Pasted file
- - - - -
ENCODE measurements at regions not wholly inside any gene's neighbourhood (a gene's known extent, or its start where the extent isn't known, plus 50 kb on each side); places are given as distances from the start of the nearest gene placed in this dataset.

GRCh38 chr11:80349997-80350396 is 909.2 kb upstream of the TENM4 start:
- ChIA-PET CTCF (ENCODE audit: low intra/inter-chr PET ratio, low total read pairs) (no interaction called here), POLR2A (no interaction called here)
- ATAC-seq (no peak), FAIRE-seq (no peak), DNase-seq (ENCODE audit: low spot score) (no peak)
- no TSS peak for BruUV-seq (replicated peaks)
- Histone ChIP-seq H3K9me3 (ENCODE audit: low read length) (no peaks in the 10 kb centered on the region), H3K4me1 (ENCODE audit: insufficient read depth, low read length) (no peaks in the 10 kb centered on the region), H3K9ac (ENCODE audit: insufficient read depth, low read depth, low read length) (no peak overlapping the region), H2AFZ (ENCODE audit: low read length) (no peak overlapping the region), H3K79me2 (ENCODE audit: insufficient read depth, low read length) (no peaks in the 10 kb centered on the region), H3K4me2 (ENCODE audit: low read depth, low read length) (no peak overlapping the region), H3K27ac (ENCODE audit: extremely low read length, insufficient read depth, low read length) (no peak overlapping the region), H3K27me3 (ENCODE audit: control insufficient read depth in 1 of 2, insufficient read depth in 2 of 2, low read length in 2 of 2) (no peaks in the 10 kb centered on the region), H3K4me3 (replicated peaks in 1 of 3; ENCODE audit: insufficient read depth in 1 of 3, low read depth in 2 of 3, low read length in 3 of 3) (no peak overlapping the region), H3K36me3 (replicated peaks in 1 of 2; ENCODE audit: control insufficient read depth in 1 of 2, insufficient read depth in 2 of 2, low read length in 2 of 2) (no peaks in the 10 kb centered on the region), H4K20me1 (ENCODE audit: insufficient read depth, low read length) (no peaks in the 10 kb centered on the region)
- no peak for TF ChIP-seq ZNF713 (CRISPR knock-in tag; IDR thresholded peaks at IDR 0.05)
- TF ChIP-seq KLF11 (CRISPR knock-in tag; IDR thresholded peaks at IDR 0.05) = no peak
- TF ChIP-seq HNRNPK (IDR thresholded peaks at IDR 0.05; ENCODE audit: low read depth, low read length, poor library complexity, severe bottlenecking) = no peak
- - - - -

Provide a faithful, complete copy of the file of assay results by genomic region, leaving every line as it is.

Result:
ENCODE measurements at regions not wholly inside any gene's neighbourhood (a gene's known extent, or its start where the extent isn't known, plus 50 kb on each side); places are given as distances from the start of the nearest gene placed in this dataset.

GRCh38 chr11:80349997-80350396 is 909.2 kb upstream of the TENM4 start:
- ChIA-PET CTCF (ENCODE audit: low intra/inter-chr PET ratio, low total read pairs) (no interaction called here), POLR2A (no interaction called here)
- ATAC-seq (no peak), FAIRE-seq (no peak), DNase-seq (ENCODE audit: low spot score) (no peak)
- no TSS peak for BruUV-seq (replicated peaks)
- Histone ChIP-seq H3K9me3 (ENCODE audit: low read length) (no peaks in the 10 kb centered on the region), H3K4me1 (ENCODE audit: insufficient read depth, low read length) (no peaks in the 10 kb centered on the region), H3K9ac (ENCODE audit: insufficient read depth, low read depth, low read length) (no peak overlapping the region), H2AFZ (ENCODE audit: low read length) (no peak overlapping the region), H3K79me2 (ENCODE audit: insufficient read depth, low read length) (no peaks in the 10 kb centered on the region), H3K4me2 (ENCODE audit: low read depth, low read length) (no peak overlapping the region), H3K27ac (ENCODE audit: extremely low read length, insufficient read depth, low read length) (no peak overlapping the region), H3K27me3 (ENCODE audit: control insufficient read depth in 1 of 2, insufficient read depth in 2 of 2, low read length in 2 of 2) (no peaks in the 10 kb centered on the region), H3K4me3 (replicated peaks in 1 of 3; ENCODE audit: insufficient read depth in 1 of 3, low read depth in 2 of 3, low read length in 3 of 3) (no peak overlapping the region), H3K36me3 (replicated peaks in 1 of 2; ENCODE audit: control insufficient read depth in 1 of 2, insufficient read depth in 2 of 2, low read length in 2 of 2) (no peaks in the 10 kb centered on the region), H4K20me1 (ENCODE audit: insufficient read depth, low read length) (no peaks in the 10 kb centered on the region)
- no peak for TF ChIP-seq ZNF713 (CRISPR knock-in tag; IDR thresholded peaks at IDR 0.05)
- TF ChIP-seq KLF11 (CRISPR knock-in tag; IDR thresholded peaks at IDR 0.05) = no peak
- TF ChIP-seq HNRNPK (IDR thresholded peaks at IDR 0.05; ENCODE audit: low read depth, low read length, poor library complexity, severe bottlenecking) = no peak